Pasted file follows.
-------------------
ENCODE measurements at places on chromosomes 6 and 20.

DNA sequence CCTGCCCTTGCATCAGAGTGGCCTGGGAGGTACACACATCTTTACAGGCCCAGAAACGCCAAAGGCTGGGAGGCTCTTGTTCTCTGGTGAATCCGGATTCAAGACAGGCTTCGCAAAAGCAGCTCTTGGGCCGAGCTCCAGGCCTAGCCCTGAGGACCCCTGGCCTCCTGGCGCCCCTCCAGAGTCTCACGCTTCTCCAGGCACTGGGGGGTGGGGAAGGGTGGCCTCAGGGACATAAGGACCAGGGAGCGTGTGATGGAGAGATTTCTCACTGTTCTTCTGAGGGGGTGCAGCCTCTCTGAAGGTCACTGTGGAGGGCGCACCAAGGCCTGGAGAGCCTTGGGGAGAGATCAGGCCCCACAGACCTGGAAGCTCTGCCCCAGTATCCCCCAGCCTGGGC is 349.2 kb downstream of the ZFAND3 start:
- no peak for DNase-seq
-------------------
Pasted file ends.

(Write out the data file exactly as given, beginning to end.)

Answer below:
ENCODE measurements at places on chromosomes 6 and 20.

DNA sequence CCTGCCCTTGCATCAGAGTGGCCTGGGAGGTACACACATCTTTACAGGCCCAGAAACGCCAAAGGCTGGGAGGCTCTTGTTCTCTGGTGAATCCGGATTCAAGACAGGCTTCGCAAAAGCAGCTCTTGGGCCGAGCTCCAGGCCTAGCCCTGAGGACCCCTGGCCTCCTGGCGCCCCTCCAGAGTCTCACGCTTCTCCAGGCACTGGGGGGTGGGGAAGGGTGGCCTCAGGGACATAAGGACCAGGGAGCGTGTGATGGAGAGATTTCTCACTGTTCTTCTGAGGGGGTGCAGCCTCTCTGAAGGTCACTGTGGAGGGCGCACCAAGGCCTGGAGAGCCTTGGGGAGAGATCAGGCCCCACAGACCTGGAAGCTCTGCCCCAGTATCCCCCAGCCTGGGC is 349.2 kb downstream of the ZFAND3 start:
- no peak for DNase-seq